That's the airlock on the bottom left. I believe that's some sort of couples photo booth on the bottom right, but it appears to be out of order.

In the end, we walked around a bit, had some crepes, watched the tube ride, and finally went on a hang-gliding race VR ride - which was really fun! I've never been on a VR ride before, and have always been skeptical - but I was a believer afterwards. They strapped us into a contraption that looked like a real hang-glider, slid us into a small room, dimmed the lights and presented us with a giant screen showing the virtual world. A powerful fan blew wind at us as we flew, and the glider itself provided some pretty awesome force feedback, including the effects of turbulence and wind gusts. We really had to put some muscle into it! The race was really fast and frenetic, and we were laughing all the way through it - and at the end, for finishing in the top 60, we got some free tickets for the UFO Catcher games they had near the ride. (Unfortunately, we didn't manage to pick anything up.)

It was a great date ride, and I noticed that probably 80% of all the visitors there that day looked to be couples. It's actually kind of a romantic place, as most of the rides involve two people working together in tandem, and they're obviously a lot of fun. It's dark inside the Joypolis, so pretty much everybody looks good too, and there are plenty of little areas where you can sit and be basically alone. The overall atmosphere is kind of nightclub-ish, with rides. (There's even a nice looking cafe on the top floor with private booths overlooking the city - though it was closed when we were there.) Unfortunately for Sega, there weren't a whole lot of people there in general, but that may have just been because it was a weekday evening. It's probably pretty packed on weekends. I will say it was more crowded than it looks in the photos above - I didn't realize how 100% empty all my photos turned out. There were people there, just not large crowds. We actually had to wait about 30 minutes to get on the one ride we tried.

This is definitely at the top of my list for the next trip to Tokyo. The Joypolis is a fun place, and our only regret was not going earlier and enjoying more of it.

After the Joypolis, we'd really just planned to head back to the hotel, get some cheap food and call it a night. But it was our last day in Japan and we didn't want to waste it. It also happened to be a beautiful night - about 70 degrees, no smog, clear skies - so we found a little outdoor cafe on the boardwalk and sat down to eat.

Odaiba's really quiet, and with the great view and the crystal-clear evening, I started getting pretty depressed about leaving Japan and coming back to New York (and work) at this point. It was definitely a time and place conducive to reflection, and I felt like I had a lot of things to think about as we sat and ate. I took the time to enjoy the friendly Japanese service one more time (not to mention the lack of a tip requirement!), to enjoy some people-watching, and to take some photos...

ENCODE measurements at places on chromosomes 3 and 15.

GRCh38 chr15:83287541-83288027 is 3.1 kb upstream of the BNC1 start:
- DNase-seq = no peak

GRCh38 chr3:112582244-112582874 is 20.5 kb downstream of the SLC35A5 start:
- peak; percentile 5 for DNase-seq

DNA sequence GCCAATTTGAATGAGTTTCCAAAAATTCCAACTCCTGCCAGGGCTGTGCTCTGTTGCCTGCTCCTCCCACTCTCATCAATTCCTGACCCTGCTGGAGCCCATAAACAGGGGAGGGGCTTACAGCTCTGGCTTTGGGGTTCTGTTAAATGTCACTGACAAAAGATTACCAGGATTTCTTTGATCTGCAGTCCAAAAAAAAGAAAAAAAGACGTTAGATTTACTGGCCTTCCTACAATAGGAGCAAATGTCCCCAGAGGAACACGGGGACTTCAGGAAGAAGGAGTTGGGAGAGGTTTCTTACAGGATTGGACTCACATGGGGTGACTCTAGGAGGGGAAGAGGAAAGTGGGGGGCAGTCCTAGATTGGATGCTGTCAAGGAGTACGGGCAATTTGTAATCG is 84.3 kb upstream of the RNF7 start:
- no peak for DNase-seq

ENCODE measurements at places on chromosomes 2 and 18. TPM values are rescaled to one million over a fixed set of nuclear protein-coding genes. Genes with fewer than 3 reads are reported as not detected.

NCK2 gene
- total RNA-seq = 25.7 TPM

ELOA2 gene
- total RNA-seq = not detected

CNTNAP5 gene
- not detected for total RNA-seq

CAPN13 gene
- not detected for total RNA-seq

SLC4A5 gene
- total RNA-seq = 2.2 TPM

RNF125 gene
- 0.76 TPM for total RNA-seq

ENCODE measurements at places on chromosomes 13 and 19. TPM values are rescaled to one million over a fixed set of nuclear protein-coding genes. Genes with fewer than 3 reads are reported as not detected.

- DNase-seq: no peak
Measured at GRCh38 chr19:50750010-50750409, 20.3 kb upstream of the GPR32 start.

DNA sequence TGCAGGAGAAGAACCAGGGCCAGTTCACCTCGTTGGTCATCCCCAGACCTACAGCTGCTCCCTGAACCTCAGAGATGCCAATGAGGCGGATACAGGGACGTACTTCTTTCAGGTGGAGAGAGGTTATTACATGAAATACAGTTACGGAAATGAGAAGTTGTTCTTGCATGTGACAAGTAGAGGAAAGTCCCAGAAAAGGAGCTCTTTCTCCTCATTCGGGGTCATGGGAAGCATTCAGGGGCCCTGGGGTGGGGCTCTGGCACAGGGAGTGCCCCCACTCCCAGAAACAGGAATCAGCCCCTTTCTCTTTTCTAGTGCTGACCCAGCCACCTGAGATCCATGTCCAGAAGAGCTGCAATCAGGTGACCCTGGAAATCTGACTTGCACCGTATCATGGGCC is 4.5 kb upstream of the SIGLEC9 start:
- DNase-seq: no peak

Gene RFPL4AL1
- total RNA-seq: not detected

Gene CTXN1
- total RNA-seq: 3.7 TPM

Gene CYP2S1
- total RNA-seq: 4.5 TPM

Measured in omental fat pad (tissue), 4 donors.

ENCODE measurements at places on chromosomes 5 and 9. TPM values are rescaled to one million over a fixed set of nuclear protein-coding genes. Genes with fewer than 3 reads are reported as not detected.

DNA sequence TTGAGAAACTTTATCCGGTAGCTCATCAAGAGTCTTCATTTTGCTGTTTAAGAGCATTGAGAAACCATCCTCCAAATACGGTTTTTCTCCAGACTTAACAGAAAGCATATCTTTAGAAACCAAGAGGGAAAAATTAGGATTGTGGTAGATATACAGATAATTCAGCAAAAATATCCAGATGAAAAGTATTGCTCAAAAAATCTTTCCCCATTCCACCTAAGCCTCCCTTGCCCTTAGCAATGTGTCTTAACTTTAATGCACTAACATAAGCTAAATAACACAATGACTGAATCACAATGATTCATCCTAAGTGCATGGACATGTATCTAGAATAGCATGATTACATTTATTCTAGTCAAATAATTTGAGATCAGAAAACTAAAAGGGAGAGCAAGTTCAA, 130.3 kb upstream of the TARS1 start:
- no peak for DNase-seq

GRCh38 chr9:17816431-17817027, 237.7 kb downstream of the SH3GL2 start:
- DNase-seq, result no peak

Yep, that's me trying my best to wipe the melancholy off my face. I'm sure my wife said "smile" and this was the best I could come up with under the circumstances - this was right before we left, and I didn't want to go. This is the only photo you're going to see of me here - though I obviously have plenty of clearer ones than this from the trip.

Afterwards, it really was off to the hotel and then to the airport early the next morning. But it was the perfect end to a great trip. Over my four long visits to Japan, I've come to think of it as a second home, and in many ways I feel more comfortable there than I do in the United States. I can't wait to go back.

Japan - Asakusa, Tokyo

For our last day, after visiting the Studio Ghibli museum we had planned to visit Asakusa, take a water cruise around Tokyo on the Leiji Matsumoto-designed Himiko boat, then visit the Sega Joypolis in Odaiba. The Himiko is a really cool boat designed to look like a spaceship, and on night cruises it lights up inside like a giant disco. Like a lot of our days in Japan, it was going to be a day mixed with modern pop culture and Japanese traditions - and it was jam packed full of events.

We hadn't planned originally on visiting Asakusa, but it is coincidentally where the Himiko is launched from, and that was really going to be the big event of the day (Leiji Matsumoto and Hayao Miyazaki back to back - it was an anime day, alright). You've seen Asakusa even if you don't know it - it's a huge tourist spot, and the part of Tokyo most often shown in stock photos whenever anybody wants to show off traditional Japan. It's home to a temple and a lot of the same type of souvenir shops I mentioned in earlier posts - that area with the gate that flanks a giant lantern. We figured we may as well check it out as long as we would be in the area on the way to the Himiko cruise.

So we regrouped at our hotel after the Ghibli museum, then headed out for Asakusa. We arrived about 4PM, having checked the cruise times online - the last one was scheduled for 6:30PM. Unfortunately for us, we had looked at the weekend schedule - by the time we got to the ticket office, we had missed the last cruise by 30 minutes.